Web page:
Some audiophiles will talk poorly of horn load speakers but they have several very positive characteristcs: They play very loud for the same power and the have tremendous dynamics. You would match these two speakers up with a good powered sub and have a great sounding system for your limited budget and the groundwork for a 5.1 system. You would need to buy or make a cheap pair of speaker stands.

Now if you don't mind buying online direct from a great company take a look at these speakers from HSU. They have received rave reviews and are such a low price because they are manufactured and sold direct to the end user. They have a sensitivity rating of 92dB's and would play as loud as the average speaker with 70 watts per channel, still plenty for most applications.

HSU is very famous for their superb subs. I highly recommend the system I link below. I myself own speakers, sub and amp for three different online direct companies with excellent results.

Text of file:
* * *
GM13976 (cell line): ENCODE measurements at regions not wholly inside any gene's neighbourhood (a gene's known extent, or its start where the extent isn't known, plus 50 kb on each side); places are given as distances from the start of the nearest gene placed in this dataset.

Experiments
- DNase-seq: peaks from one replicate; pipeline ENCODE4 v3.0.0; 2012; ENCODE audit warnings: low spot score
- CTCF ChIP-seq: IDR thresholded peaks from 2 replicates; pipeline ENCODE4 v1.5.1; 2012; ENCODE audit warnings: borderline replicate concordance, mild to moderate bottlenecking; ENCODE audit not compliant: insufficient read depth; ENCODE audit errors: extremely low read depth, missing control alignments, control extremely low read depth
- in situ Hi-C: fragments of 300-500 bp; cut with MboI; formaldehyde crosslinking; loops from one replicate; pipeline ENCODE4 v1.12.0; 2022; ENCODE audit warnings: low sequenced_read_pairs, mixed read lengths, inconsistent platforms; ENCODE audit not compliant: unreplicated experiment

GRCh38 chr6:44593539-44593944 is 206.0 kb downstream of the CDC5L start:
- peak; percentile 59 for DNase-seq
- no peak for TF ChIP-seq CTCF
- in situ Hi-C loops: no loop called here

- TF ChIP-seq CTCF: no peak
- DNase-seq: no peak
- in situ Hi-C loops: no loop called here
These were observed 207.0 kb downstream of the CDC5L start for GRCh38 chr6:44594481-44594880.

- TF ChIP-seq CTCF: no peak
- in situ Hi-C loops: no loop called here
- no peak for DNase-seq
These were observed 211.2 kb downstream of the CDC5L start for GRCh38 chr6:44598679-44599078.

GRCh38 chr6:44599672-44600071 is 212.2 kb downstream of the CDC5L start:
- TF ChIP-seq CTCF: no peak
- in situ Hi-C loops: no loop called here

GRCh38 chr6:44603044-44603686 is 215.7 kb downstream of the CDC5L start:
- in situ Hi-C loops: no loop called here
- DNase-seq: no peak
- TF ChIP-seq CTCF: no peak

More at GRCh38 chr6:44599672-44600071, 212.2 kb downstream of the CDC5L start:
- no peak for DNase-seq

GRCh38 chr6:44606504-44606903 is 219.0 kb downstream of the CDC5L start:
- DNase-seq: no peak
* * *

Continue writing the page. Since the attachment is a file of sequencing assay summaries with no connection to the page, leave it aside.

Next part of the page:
You have two outstanding sounding horn bookshelf speakers with a very fine sub at $647, a superb price! Another option for the sub is a similar sounding sub form Outlaw Audio (designed with help from Dr. HSU) and a gorgeous inlaid plexiglass top (I own the larger version of this sub). Total price with the HSU HB-1 Mk2 speakers - $697.

RR6 :D

Mr Peabody
03-26-2009, 06:40 PM
Good suggestions RR6 and with the addition of the sub the receiver won't have to work as hard and any lack of umph in the low end from the receiver can be conpensated for by the sub.

03-26-2009, 07:43 PM
if the original receiver in this discussion is the Pioneer SX450, we're talking about 15 watts per channel RMS. Something like a NAD 3020 would probably be a nice step up in sound quality, even though it's low-power, too. Depending on how much volume is desired, the 3020 should work fine in a 12 x 16 room. Of course, if more power is needed it's hard to beat the above-mentioned Adcom equipment for value.

Mr Peabody
03-27-2009, 09:42 PM
If that's the receiver it's Pioneer's entry level and I'd recommend getting another amp. Of course, if you don't like your music loud at 15 watts it still could work with a sub until you had the money to upgrade. The NAD would be a big step up in sound quality though.